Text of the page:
|Version 10 (modified by cmlenz, 10 years ago) (diff)|
A stream is the common representation of markup as a stream of events.
A stream can be attained in a number of ways. It can be:
- the result of parsing XML or HTML text, or
- programmatically generated, or
- the result of selecting a subset of another stream filtered by an XPath expression.
For example, the functions XML() and HTML() can be used to convert literal XML or HTML text to a markup stream:
>>> from markup import XML >>> stream = XML('<p class="intro">Some text and ' ... '<a href="http://example.org/">a link</a>.' ... '<br/></p>') >>> stream <markup.core.Stream object at 0x6bef0>
The stream is the result of parsing the text into events. Each event is a tuple of the form (kind, data, pos), where:
- kind defines what kind of event it is (such as the start of an element, text, a comment, etc).
- data is the actual data associated with the event. How this looks depends on the event kind.
- pos is a (filename, lineno, column) tuple that describes where the event “comes from”.
>>> for kind, data, pos in stream: ... print kind, `data`, pos ... START (u'p', [(u'class', u'intro')]) ('<string>', 1, 0) TEXT u'Some text and ' ('<string>', 1, 31) START (u'a', [(u'href', u'http://example.org/')]) ('<string>', 1, 31) TEXT u'a link' ('<string>', 1, 67) END u'a' ('<string>', 1, 67) TEXT u'.' ('<string>', 1, 72) START (u'br', ) ('<string>', 1, 72) END u'br' ('<string>', 1, 77) END u'p' ('<string>', 1, 77)
One important feature of markup streams is that you can apply filters to the stream, either filters that come with Markup, or your own custom filters.
A filter is simply a callable that accepts the stream as parameter, and returns the filtered stream:
def noop(stream): """A filter that doesn't actually do anything with the stream.""" for kind, data, pos in stream: yield kind, data, pos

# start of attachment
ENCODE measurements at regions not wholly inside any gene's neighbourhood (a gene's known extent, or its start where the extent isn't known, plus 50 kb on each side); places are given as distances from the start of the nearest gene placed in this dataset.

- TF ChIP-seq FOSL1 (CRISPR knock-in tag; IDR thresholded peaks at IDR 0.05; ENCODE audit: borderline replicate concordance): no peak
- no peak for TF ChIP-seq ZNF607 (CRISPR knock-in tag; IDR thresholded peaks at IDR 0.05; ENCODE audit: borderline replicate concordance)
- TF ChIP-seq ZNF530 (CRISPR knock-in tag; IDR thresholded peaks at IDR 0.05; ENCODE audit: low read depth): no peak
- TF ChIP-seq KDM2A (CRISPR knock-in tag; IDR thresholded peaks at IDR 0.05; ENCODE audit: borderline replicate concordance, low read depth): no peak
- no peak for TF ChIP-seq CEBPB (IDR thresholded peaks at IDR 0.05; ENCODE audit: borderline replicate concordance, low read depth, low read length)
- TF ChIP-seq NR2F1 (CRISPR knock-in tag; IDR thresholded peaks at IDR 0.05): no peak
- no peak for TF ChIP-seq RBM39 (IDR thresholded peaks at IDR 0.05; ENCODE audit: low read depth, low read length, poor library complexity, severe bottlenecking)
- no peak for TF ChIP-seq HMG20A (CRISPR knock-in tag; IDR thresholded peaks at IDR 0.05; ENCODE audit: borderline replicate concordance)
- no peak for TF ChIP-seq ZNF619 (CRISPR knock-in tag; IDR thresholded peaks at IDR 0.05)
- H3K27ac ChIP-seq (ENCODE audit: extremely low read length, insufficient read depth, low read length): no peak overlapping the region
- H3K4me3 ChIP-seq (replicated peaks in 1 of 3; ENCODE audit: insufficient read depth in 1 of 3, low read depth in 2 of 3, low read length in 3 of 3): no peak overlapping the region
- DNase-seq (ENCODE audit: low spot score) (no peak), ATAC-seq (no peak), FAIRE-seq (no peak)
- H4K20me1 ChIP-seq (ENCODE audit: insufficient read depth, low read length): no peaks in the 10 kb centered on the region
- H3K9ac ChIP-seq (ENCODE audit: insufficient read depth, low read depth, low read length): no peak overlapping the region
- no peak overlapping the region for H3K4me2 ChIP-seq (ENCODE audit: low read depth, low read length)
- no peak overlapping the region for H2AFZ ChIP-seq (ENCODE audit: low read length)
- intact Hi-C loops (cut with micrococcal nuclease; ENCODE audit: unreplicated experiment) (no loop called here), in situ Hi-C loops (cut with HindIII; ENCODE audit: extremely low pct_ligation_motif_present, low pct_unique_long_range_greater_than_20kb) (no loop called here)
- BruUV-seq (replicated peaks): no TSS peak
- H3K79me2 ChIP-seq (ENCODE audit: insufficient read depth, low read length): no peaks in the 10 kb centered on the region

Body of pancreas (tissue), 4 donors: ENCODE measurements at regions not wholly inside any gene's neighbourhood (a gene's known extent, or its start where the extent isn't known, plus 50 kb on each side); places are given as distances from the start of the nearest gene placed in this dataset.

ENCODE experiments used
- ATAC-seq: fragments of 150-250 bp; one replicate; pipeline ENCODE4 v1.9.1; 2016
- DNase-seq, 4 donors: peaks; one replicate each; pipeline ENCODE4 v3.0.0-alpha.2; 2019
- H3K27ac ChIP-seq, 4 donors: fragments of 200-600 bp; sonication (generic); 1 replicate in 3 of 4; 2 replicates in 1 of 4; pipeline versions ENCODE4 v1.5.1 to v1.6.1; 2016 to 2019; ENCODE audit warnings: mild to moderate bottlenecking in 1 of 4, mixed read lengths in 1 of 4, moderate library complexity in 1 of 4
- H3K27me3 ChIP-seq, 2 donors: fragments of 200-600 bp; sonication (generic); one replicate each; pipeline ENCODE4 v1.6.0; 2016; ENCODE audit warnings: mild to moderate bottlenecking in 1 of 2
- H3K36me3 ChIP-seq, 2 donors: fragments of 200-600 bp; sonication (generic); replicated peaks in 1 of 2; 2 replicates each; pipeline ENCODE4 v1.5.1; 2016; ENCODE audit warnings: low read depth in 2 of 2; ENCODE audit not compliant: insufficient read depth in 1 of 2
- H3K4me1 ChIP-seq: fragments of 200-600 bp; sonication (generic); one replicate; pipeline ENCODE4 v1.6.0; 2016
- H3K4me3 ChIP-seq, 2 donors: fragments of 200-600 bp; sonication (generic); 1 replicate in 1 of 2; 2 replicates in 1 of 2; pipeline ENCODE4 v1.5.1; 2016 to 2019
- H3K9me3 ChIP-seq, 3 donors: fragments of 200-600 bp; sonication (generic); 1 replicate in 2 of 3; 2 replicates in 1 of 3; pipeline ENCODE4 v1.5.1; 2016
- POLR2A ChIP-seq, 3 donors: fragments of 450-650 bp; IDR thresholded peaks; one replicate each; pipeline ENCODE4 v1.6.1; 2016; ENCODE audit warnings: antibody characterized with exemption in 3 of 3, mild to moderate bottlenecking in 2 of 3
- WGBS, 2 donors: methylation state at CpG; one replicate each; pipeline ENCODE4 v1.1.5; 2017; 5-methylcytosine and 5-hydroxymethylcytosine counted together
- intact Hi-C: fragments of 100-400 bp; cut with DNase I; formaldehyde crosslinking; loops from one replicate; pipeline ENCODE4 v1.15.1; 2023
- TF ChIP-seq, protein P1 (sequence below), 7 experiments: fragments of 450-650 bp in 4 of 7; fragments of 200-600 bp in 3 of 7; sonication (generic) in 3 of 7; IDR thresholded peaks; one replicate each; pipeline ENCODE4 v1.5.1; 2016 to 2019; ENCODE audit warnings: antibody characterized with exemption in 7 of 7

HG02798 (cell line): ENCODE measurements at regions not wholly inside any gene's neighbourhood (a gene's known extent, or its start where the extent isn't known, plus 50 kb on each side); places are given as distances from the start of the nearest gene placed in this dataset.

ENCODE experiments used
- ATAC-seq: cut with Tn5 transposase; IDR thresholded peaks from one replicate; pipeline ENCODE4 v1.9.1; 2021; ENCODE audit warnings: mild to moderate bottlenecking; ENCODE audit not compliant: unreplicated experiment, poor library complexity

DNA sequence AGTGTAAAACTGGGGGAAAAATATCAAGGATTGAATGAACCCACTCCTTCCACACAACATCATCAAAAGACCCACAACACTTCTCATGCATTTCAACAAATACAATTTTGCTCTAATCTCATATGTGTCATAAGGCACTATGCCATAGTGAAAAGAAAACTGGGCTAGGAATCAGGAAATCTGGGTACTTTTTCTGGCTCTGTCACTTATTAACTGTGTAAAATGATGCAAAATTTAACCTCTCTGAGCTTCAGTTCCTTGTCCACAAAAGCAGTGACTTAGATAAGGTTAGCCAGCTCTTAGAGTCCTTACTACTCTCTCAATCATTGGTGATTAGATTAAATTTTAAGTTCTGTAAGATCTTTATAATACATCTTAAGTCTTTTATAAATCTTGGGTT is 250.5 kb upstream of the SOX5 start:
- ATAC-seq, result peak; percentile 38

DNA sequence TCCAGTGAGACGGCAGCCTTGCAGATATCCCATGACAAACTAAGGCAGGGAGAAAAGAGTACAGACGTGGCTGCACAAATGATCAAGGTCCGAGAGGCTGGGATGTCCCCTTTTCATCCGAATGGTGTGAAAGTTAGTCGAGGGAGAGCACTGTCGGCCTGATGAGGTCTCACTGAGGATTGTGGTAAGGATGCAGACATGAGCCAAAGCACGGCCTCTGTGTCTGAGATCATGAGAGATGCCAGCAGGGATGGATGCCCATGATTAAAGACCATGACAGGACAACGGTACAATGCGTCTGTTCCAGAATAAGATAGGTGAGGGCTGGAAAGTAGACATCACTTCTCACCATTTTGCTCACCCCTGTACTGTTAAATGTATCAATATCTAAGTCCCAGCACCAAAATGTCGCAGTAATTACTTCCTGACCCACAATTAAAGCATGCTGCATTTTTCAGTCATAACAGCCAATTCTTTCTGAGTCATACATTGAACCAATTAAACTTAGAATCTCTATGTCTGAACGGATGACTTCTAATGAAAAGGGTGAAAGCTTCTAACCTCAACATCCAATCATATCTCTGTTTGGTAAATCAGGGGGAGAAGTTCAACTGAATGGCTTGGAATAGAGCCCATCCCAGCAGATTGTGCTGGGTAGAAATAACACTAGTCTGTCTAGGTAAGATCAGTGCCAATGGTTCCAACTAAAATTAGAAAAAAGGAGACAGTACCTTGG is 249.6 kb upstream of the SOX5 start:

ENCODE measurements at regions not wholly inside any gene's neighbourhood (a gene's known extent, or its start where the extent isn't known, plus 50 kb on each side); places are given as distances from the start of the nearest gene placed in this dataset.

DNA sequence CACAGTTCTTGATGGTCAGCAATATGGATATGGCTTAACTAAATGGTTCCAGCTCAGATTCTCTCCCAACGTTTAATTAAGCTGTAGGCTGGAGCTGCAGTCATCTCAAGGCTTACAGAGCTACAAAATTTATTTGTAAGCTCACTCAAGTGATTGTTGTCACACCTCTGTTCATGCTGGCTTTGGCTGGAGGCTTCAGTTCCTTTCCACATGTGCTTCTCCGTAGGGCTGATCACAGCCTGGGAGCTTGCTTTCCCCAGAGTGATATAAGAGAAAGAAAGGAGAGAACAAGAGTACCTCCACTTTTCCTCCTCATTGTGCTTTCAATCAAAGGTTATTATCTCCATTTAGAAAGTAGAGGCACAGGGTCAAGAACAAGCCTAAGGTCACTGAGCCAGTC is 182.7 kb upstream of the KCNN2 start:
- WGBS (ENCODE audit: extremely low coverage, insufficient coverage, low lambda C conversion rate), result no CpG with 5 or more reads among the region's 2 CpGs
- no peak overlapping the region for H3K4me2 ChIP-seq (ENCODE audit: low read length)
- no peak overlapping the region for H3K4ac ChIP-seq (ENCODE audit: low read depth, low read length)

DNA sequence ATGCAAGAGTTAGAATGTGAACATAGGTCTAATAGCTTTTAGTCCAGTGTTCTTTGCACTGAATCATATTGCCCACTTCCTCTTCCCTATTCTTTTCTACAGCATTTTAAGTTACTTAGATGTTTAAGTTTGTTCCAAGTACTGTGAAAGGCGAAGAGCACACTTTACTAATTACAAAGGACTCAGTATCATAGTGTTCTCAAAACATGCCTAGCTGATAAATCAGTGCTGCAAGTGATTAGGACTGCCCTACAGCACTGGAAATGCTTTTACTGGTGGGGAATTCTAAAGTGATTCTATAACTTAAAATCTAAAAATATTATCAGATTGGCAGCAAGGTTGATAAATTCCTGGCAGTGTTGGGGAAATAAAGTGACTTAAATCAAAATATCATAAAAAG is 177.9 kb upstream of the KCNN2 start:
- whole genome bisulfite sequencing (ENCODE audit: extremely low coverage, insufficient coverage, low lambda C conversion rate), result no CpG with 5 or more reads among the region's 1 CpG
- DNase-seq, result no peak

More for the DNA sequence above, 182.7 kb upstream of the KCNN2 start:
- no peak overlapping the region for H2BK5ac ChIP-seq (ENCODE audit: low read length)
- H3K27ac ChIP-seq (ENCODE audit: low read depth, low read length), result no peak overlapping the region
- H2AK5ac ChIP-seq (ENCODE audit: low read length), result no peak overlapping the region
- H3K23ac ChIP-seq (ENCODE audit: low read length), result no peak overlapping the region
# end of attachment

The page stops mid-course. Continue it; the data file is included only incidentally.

Filters can be applied in a number of ways. The simplest is to just call the filter directly:
stream = noop(stream)
The Stream class also provides a filter() method, which takes an arbitrary number of filter callables and applies them all:
stream = stream.filter(noop)
Finally, filters can also be applied using the bitwise or operator (|), which allows a syntax similar to pipes on Unix shells:
stream = stream | noop
Both the filter() method and the pipe operator allow easy chaining of filters:
from markup.filters import HTMLSanitizer stream = stream.filter(noop, HTMLSanitizer())
That is equivalent to:
stream = stream | noop | HTMLSanitizer()
The Stream class provides two methods for serializing this list of events: serialize() and render(). The former is a generator that yields chunks of Markup objects (which are basically unicode strings). The latter returns a single string, by default UTF-8 encoded.
Here's the output from serialize():
>>> for output in stream.serialize(): ... print `output` ... <Markup u'<p class="intro">'> <Markup u'Some text and '> <Markup u'<a href="http://example.org/">'> <Markup u'a link'> <Markup u'</a>'> <Markup u'.'> <Markup u'<br/>'> <Markup u'</p>'>
And here's the output from render():
>>> print stream.render() <p class="intro">Some text and <a href="http://example.org/">a link</a>.<br/></p>
Both methods can be passed a method parameter that determines how exactly the events are serialzed to text. This parameter can be either “xml” (the default), “xhtml”, “html”, “text”, or a custom serializer class:
>>> print stream.render('html') <p class="intro">Some text and <a href="http://example.org/">a link</a>.<br></p>
Note how the <br> element isn't closed, which is the right thing to do for HTML.
In addition, the render() method takes an encoding parameter, which defaults to “UTF-8”. If set to None, the result will be a unicode string.
The different serializer classes in markup.output can also be used directly:
>>> from markup.filters import HTMLSanitizer >>> from markup.output import TextSerializer >>> print TextSerializer()(HTMLSanitizer()(stream)) Some text and a link.
The pipe operator allows a nicer syntax:
>>> print stream | HTMLSanitizer() | TextSerializer() Some text and a link.
XPath can be used to extract a specific subset of the stream via the select() method:
>>> substream = stream.select('a') >>> substream <markup.core.Stream object at 0x7118b0> >>> print substream <a href="http://example.org/">a link</a>
Often, streams cannot be reused: in the above example, the sub-stream is based on a generator. Once it has been serialized, it will have been fully consumed, and cannot be rendered again. To work around this, you can wrap such a stream in a list:
>>> from markup import Stream >>> substream = Stream(list(stream.select('a'))) >>> substream <markup.core.Stream object at 0x7118b0> >>> print substream <a href="http://example.org/">a link</a> >>> print substream.select('@href') http://example.org/ >>> print substream.select('text()') a link
See also: GenshiGuide?